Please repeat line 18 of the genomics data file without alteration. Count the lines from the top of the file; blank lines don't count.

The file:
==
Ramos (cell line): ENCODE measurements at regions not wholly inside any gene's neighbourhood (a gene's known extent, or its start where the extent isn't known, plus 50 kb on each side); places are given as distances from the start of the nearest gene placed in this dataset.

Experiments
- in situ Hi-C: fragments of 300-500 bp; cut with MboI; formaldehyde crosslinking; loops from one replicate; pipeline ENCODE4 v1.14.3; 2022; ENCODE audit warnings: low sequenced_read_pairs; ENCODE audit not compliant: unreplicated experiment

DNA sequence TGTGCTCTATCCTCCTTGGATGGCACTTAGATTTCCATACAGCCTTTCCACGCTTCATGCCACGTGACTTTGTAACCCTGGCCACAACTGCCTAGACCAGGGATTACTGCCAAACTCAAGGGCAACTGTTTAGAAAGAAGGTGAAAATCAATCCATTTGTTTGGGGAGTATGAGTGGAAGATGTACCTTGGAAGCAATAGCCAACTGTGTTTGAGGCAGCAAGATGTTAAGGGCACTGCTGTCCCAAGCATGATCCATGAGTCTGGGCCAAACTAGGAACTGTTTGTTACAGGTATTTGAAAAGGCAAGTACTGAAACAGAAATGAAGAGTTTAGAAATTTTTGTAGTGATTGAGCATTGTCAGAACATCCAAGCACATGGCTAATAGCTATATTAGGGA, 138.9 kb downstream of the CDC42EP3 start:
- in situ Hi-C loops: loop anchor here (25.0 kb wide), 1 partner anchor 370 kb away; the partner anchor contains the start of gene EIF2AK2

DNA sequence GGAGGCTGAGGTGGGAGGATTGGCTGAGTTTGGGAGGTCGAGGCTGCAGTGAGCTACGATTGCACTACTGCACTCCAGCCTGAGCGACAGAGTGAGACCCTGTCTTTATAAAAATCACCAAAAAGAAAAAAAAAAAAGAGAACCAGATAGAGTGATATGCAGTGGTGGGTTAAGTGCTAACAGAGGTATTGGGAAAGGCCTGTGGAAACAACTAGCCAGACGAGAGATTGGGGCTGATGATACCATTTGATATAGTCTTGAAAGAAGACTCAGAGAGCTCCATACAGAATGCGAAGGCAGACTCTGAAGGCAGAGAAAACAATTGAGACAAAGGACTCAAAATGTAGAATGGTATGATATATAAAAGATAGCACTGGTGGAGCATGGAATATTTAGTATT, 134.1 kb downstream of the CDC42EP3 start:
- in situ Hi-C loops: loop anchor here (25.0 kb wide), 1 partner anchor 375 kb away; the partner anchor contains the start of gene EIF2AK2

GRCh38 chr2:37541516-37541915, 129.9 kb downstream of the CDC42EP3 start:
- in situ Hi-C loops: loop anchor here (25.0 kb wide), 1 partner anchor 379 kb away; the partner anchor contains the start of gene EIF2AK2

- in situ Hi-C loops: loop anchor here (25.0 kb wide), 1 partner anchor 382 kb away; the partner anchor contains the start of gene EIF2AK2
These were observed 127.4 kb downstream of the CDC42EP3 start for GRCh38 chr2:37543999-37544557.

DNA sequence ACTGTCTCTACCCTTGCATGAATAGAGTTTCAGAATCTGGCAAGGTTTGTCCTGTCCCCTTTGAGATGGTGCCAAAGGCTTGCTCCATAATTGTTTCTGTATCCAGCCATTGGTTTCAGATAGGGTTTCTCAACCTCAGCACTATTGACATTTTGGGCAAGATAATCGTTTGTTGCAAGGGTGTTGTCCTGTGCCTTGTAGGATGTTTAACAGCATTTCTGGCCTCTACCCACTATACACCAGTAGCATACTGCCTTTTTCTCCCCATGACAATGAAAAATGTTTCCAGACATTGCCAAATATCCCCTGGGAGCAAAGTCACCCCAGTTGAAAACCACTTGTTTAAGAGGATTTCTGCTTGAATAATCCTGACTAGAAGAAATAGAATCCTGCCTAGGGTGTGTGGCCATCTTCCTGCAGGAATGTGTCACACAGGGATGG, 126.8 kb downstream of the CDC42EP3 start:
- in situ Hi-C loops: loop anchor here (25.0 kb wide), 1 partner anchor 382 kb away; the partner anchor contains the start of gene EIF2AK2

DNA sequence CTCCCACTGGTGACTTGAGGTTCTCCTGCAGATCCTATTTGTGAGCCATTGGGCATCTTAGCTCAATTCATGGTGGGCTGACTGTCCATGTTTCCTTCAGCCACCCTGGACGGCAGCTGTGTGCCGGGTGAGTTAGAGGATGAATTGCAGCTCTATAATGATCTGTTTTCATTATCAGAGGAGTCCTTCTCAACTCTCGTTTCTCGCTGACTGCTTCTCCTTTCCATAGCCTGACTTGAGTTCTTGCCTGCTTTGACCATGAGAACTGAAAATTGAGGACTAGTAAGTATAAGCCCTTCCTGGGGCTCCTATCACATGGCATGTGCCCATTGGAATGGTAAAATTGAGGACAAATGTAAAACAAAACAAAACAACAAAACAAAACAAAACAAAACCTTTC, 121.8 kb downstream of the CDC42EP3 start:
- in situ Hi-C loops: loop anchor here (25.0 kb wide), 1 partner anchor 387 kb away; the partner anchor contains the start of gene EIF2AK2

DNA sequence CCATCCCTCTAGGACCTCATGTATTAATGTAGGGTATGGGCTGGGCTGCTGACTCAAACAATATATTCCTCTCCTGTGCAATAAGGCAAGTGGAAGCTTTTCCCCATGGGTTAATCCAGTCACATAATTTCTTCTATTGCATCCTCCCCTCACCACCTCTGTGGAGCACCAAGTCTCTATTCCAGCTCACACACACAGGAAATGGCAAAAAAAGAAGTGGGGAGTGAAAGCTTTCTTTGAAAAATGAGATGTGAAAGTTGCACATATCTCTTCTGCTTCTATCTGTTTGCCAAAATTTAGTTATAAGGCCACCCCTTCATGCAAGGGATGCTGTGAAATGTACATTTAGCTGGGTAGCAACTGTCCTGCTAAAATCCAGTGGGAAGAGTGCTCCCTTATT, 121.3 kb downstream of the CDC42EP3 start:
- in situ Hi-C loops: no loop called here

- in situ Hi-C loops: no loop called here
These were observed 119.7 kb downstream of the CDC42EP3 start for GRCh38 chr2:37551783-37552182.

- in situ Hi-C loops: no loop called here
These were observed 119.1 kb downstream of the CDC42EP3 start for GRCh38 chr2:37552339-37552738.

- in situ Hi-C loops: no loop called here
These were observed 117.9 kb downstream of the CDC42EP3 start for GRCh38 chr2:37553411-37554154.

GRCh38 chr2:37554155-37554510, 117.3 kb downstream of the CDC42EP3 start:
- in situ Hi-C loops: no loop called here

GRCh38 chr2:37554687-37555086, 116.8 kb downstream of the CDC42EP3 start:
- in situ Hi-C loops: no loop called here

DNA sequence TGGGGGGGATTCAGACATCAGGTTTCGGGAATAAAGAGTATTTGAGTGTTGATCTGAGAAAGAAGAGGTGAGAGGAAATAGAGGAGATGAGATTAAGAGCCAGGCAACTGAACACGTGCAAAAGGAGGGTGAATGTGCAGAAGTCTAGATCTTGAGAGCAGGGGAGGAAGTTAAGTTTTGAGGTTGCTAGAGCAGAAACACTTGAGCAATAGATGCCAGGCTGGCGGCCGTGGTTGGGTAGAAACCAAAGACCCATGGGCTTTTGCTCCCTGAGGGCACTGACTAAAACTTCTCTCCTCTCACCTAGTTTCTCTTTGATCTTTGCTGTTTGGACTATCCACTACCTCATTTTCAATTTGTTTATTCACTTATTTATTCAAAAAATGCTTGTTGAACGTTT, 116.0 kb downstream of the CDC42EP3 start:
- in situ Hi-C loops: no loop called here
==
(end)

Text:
- in situ Hi-C loops: no loop called here